‘There has been absolutely no progress in any of issues of interest to developing countries,’ says Jayanthi Natarajan

In a rare sign of frustration and solidarity, over 800 representatives of NGOs staged a walkout from the climate negotiations here, citing lack of commitment from developed countries and take over by corporate interests.

The environmental NGOs have always been an integral part of the climate talks and are allowed to not only sit in and watch the negotiations but also intervene at times with their demands.

Thousands of activists and NGO representatives of wide range attend the talks to put pressure on the countries to act beyond just immediate national interests to fight climate change.

A walk out by these groups is unprecedented.

“How many more years should we wait while people face the fury of climate change now? Climate talks in Warsaw are supposed to create solutions to deal with increasing typhoons, rising seas and dying species. Instead of leading at these talks, rich countries are back-tracking, blocking and taking U-turns. This has become the norm and this must change,” said Harjeet Singh from ActionAid International before joining the walkout.

The developed countries have collectively blocked progress on two key issues — Loss and Damage and delivering finance to the poor countries.

On a third track, negotiations have been dragging for three days with the rich countries trying to break the firewall between the developed and the developing countries and hence reneging on their commitments to fight climate change.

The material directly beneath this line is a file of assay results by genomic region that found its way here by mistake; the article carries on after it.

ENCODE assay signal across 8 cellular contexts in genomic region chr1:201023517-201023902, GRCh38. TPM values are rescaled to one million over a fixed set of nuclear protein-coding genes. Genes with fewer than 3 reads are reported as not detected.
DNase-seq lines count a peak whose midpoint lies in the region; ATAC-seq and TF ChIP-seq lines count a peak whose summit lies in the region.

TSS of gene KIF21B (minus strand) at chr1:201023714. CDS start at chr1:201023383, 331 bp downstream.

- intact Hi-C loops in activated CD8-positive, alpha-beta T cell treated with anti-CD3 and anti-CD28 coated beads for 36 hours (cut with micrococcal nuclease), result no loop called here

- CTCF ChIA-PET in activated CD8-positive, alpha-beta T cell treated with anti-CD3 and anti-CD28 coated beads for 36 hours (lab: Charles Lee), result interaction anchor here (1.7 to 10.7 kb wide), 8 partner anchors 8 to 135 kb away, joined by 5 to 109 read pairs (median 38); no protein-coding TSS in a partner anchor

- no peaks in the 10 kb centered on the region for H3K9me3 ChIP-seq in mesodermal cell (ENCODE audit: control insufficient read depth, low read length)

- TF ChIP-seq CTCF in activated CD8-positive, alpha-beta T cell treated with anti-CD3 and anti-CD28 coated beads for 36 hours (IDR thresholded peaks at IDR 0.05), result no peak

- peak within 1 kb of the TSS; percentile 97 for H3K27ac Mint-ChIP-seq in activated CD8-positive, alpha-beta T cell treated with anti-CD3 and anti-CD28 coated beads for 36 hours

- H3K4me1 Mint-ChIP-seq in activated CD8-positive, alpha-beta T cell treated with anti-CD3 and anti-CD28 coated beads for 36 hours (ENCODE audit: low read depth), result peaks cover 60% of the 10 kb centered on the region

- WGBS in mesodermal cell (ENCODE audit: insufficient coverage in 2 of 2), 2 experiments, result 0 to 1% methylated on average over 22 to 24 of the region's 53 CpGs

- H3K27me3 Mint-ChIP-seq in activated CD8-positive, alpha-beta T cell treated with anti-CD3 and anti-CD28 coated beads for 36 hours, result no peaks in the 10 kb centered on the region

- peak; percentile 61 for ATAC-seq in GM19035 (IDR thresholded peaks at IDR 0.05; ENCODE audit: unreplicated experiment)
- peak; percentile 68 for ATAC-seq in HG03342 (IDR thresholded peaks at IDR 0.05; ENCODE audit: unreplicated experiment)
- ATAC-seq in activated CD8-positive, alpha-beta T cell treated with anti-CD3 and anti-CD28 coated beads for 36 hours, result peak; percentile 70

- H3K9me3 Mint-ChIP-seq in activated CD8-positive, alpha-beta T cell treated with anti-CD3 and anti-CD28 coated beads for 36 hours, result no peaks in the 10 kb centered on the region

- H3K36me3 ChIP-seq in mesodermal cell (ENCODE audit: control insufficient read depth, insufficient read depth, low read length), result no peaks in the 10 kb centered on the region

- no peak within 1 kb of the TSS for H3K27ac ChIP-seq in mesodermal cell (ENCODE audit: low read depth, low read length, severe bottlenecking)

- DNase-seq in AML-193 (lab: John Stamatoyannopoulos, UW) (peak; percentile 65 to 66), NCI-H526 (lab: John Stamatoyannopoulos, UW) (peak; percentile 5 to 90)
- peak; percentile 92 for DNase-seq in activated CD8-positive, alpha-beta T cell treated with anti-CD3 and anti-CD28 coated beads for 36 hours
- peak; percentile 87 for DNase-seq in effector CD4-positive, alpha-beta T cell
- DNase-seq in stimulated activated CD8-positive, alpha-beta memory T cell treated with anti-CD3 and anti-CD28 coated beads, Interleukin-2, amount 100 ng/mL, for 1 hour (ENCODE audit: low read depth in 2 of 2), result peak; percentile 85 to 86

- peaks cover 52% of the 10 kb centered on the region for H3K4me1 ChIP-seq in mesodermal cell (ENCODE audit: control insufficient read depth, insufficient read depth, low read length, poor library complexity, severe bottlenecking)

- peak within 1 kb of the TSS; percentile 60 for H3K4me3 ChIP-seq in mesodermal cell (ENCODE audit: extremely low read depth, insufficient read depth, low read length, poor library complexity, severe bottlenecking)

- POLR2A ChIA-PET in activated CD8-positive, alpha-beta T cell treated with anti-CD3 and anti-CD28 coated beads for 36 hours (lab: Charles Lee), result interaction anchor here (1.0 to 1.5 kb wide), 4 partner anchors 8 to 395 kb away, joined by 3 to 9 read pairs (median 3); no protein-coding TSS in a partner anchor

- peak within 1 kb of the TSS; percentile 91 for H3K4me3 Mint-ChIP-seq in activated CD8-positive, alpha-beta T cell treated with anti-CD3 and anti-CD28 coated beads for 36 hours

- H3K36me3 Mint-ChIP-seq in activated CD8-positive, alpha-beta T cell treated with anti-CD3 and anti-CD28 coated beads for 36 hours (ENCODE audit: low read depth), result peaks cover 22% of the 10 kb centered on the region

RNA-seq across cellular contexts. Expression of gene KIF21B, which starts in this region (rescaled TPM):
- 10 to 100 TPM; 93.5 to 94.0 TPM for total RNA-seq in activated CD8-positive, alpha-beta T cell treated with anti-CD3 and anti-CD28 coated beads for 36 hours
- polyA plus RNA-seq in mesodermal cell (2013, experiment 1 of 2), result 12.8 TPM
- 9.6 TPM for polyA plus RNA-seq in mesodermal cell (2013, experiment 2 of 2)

Environment Minister Jayanthi Natarajan came out in support of the NGOs stating, “I fully share the sentiments of the NGOs and call on developed countries to show their determination to implement commitments and increase their ambition to address the mitigation gap and provide enhanced means of implementation and ensure that the negotiations reach a meaningful conclusion in the Conference of Parties.”

She said, “It is a matter of deep concern to my country that there has been absolutely no progress in any of the issues of interest to developing countries in this Conference of Parties.”

“Discussions on crucial issues of direct importance to developing countries like finance, technology and Loss and Damage have remained deadlocked due to lack of will by developed country Parties.

This comes in the backdrop of some developed countries actually reneging on their commitments or decreasing them,” she added.

The unity among the NGOs has been rare as they too at times get divided along the broad North-South divide that underlies the broader framework of climate negotiations.

“People are dying due to cyclones like Phalin and Haiyan and flash floods which occurred in Uttarakhand, while Australia, Japan and other developed countries are wasting precious time to save the world,” said Sanjay Vashist, Director of Climate Action Network South Asia.